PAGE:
Juan Martinez addressed the mitigating factors that the defense tried to put on. Does being a good artist mean anything? Not according to the law. Having a skill or talent is not a legal mitigating factor.
Does her age at the time of the murder – 27 – matter? No, she is well beyond the age of 18. She is an adult.
Does her relationship with Darryl Brewer and his son make a difference? Again, this is not a true mitigating factor. It might have been better for Brewer to have been called as a character witness. He was ready and willing.
Martinez continued. Travis was only 30-years-old when she murdered him. He is not going to have any of the experiences that Arias spoke about missing when she is in prison. (Willmott objected twice, and got one more sidebar.)
One mitigating factor was that Arias had no prior criminal record. As Martinez spoke about why this is not a mitigating factor in this case, Willmott objected and got another sidebar. These sidebars are really only a couple of minutes apart. I think she is trying to break up the flow of his argument before the jury. Martinez didn’t object once during Willmott’s closing argument. Martinez reminded the jury about the events leading up to the crime, and that she had perjured herself on the stand. Not being convicted of a crime doesn’t mean one wasn’t committed.
Another mitigating factor put on by the defense was that Arias was a good friend. Martinez reminded the jury about how she lied to her friends and about a friend after the murder. This is not a mitigating factor. In fact, her best friend refused to take the stand on Arias’s behalf. (Guess what? Another objection and sidebar. Willmott is driving me crazy.)
(By the way – during Martinez’s closing argument, some of the Alexander family was crying. This has been so hard on them.)
How about her claim that her family was abusive, neglected her, and was non-supportive? During the trial, she told about times when her parents were supportive of her. Her mother helped her move back to her family’s home a few weeks before she murdered Travis. Stating that Arias spoke about her family out of both sides of her mouth, he said that the defense had not proven their argument beyond a preponderance of the evidence – the standard the jury must use. (Another objection and sidebar.) There is nothing to corroborate her claim of abuse. No medical reports or police reports.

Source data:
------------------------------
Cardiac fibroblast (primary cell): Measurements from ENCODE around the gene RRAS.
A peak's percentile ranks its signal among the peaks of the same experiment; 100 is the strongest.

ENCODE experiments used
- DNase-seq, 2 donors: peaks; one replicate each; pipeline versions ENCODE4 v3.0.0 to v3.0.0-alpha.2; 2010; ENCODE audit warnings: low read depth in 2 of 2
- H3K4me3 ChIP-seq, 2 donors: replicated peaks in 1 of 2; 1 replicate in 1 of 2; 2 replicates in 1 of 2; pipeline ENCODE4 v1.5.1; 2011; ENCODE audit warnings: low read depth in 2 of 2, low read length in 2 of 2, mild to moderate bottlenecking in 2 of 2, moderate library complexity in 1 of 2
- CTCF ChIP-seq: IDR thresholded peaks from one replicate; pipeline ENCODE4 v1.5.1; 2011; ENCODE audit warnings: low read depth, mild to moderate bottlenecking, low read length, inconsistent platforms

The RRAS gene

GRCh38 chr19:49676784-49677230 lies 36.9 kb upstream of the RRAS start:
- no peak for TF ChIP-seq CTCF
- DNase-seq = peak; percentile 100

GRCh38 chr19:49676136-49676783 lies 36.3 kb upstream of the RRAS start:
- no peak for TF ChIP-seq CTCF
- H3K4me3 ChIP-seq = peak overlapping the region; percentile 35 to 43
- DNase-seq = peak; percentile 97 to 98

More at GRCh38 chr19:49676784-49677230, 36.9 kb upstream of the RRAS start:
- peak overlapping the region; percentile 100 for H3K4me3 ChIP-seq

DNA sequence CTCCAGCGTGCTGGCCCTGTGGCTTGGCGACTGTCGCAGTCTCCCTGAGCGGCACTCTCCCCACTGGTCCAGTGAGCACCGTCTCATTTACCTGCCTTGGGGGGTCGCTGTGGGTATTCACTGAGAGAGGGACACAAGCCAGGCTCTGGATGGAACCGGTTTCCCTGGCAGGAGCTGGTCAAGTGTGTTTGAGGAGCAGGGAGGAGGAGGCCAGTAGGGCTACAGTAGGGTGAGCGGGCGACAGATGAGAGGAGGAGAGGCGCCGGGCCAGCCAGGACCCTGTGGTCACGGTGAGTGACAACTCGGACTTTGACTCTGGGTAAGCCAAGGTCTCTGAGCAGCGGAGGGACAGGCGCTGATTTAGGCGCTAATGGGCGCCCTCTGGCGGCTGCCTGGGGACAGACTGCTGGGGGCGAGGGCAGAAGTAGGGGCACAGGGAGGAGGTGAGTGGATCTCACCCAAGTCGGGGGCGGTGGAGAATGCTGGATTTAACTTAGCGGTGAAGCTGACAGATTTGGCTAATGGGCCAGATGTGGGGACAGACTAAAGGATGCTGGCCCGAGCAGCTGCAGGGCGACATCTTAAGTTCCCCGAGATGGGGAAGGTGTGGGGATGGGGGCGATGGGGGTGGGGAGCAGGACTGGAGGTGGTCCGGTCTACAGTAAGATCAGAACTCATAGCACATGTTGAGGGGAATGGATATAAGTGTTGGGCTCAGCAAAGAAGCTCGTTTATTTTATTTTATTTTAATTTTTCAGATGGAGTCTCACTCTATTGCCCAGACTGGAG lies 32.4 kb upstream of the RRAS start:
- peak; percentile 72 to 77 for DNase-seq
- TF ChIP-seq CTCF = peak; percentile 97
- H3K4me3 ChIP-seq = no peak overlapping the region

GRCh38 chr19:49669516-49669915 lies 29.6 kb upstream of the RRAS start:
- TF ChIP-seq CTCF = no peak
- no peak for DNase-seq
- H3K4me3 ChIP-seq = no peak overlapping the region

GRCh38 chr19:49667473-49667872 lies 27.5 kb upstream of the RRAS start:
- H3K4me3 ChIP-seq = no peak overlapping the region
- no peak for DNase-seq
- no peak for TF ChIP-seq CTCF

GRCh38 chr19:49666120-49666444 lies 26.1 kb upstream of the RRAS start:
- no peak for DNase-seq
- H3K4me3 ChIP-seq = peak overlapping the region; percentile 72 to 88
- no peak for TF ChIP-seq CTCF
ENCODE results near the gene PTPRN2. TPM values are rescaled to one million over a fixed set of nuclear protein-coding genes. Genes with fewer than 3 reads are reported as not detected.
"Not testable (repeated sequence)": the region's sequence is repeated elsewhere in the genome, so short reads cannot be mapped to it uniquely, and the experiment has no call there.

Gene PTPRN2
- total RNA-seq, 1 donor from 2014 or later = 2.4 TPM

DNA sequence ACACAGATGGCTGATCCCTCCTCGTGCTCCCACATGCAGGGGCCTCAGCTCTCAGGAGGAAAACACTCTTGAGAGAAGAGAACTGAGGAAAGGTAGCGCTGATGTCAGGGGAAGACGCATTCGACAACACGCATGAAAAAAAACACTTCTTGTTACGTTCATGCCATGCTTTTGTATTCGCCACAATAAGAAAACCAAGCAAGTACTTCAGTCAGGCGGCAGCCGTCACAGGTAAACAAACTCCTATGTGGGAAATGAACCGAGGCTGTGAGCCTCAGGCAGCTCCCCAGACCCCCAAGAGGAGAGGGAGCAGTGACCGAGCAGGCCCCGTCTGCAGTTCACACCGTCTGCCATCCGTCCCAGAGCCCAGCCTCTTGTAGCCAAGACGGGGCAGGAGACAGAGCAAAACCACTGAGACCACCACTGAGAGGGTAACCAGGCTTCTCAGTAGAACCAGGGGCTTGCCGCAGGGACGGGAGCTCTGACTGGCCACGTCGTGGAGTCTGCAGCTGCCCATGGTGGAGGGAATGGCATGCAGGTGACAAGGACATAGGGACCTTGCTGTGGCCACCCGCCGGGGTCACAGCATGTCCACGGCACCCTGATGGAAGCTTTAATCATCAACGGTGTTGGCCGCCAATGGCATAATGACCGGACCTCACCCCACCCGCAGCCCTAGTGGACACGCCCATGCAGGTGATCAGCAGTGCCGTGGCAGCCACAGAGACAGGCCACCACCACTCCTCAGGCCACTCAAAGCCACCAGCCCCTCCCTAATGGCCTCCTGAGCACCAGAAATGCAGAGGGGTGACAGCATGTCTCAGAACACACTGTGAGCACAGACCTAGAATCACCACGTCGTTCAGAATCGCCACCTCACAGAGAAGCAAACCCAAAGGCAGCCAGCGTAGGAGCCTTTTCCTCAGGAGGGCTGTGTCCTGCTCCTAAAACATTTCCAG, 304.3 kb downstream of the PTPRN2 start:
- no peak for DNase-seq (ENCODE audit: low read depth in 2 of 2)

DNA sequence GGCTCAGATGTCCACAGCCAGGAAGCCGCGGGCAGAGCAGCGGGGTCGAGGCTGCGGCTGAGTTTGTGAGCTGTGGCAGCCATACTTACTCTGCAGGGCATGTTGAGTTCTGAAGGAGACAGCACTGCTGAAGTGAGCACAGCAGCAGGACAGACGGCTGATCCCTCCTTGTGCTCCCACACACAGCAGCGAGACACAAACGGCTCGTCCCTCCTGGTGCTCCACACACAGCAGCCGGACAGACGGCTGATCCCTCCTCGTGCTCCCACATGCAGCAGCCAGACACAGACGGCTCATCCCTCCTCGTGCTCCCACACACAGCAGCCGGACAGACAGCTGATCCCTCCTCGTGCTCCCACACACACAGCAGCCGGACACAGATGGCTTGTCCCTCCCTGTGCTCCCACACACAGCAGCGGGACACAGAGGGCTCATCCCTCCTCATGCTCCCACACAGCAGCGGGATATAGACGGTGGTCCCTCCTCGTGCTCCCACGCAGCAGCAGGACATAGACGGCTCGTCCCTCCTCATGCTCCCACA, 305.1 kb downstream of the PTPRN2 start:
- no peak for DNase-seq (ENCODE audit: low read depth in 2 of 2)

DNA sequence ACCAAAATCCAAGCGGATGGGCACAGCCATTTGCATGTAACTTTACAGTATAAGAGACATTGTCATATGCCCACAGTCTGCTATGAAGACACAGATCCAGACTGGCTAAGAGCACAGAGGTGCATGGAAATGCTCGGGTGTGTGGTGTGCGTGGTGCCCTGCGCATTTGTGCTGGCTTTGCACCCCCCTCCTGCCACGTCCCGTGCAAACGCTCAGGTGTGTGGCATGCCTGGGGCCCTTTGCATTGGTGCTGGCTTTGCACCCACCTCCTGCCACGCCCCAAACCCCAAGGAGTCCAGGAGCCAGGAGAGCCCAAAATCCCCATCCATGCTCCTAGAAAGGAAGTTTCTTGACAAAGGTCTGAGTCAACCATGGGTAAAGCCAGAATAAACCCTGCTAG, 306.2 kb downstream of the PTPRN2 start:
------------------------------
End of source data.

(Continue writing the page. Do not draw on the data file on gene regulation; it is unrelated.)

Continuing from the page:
Another mitigating factor the defense claimed was that Arias was trying to better her life. Martinez argued that she was doing only the very minimum of what she had to do; implying that she wasn’t really doing anything to better her life. Martinez denied that this was a mitigating factor.
As Martinez began his next argument about mitigating factors, Willmott objected again.
Martinez finished by say that there are no mitigating factors related to the crime and that the jury has a duty to come back with the death penalty.
(15 minute recess in the courtroom – to give the jury and everyone a break)
Willmott stood behind Arias with her hands on her shoulders. She said, “The simple question that is before you is: Should you kill her?”
She tried to talk about a life sentence and parole, but Martinez objected. The Judge sustained the objection.
Basically, Willmott argued that Arias might be of some value to this world. She said you can’t give someone death for lying. Something changed the trajectory of her life. She trashed Arias’s parents for the period when Arias was a teen.
In response to Martinez’s argument that Arias was doing the bare minimum to improve or make the best of her life; Willmott said that Arias has hope and is looking toward how she can contribute and be of value in the future. Then Willmott said that Arias is already convicted of first degree murder, and hopefully the Alexander family can find peace in that (I have heard that they want the death penalty). She then pleaded once again for mercy and a sentence of life in prison for Arias.
THE JURY WILL NOW DELIBERATE BETWEEN A SENTENCE OF LIFE OR DEATH